She’d fallen in love somewhere near there; such things were unforgettable. She followed a far-off pulse as it counted the steps she made that winter day when she ran into Marek while picking aimlessly through the Christmas tat touted at the market in Castle Square. Her hands were stuck inside her coat cuffs when he appeared next to her, a gaunt, pale snowman with a pair of new woolly gloves, patterned like Christmas wrapping paper, held out to her. “I can’t bear to see the good lady cold,” he declared in his solemn language.

The damsel in distress in Kathy had withdrawn her pale hands, their veins standing out a little; the adventuress in her had looked at him with the coolest of smiles. “You’re a romantic,” she concluded. She had seen his face wanting to fall with the news that she wasn’t the Polanka of his dreams. “I’m English.” She still hadn’t taken the gloves, leaving him the liberty to withdraw his gentlemanly services.

“I speak English,” he admitted stiffly.

“Were you looking for the big romance?” she was asking him within the hour as they drank coffee in a place on the New Town square. Marek, faced with her directness, was somehow sweet in his perplexity. He was an artist, he told her hurriedly, and Kathy knew that he was explaining himself in this way. He made real the things he saw in his head, married them to the light outside it, and made them into something unique. Kathy guessed she liked the idea of that.

“What sort of thing do you do?” She’d put the inevitable question, and, like all artists, Marek had told her he couldn’t possibly explain, then launched into a disquisition about his work that Kathy stopped by suggesting she come and see it. He looked at her as if she’d thought of a stunningly original idea, and then he led her through the New Town to his little beaten-up car.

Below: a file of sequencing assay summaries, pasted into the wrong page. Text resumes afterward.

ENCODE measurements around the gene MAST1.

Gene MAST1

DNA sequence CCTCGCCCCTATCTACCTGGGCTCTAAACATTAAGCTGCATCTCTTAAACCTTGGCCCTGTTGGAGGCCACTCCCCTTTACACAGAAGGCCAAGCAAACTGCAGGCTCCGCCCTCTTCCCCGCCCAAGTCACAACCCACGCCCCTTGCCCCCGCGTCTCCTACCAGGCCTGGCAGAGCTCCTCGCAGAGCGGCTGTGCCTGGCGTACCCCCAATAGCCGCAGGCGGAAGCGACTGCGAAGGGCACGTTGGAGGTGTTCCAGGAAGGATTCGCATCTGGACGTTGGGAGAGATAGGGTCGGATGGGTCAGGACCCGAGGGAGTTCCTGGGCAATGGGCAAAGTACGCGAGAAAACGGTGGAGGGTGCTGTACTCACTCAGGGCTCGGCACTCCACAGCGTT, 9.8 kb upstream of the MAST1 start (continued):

She’d already decided that she would sleep with him. She didn’t know if he was the kind of man one could love, didn’t know then that his art’s claim on him had left him dark and quiet and dead inside, that he would look upon her the way he saw all the possessions crowding out his flat in Mokotów.

Love is good, Kathy thought as she watched their ghosts make their way across Castle Square, Kathy pulling on her new gloves. But what comes after just tears you in two until you get to a night when you don’t care anymore. She smiled to herself and said, “A night like this.”


“Locomotion, then?” sulky Agniusia was saying in Kathy’s ear. She looked around and saw them all there, their coats on.

“We can’t go to Locomotion,” Maja said sharply, and Kathy felt as if she wanted to mimic her. As if reading her mind, Maja sent her a challenging look.

“What are you all doing out here?” Kathy asked, and they looked at one another.

“I told them,” Maja said. “They thought we were going, thought that was why you came out. I told you,” she reminded them.

“What now, then?” Kathy shook her head. “We’ve lost our seats,” she pointed out, “for sure.” She left them to think about that and ran back in to get her coat.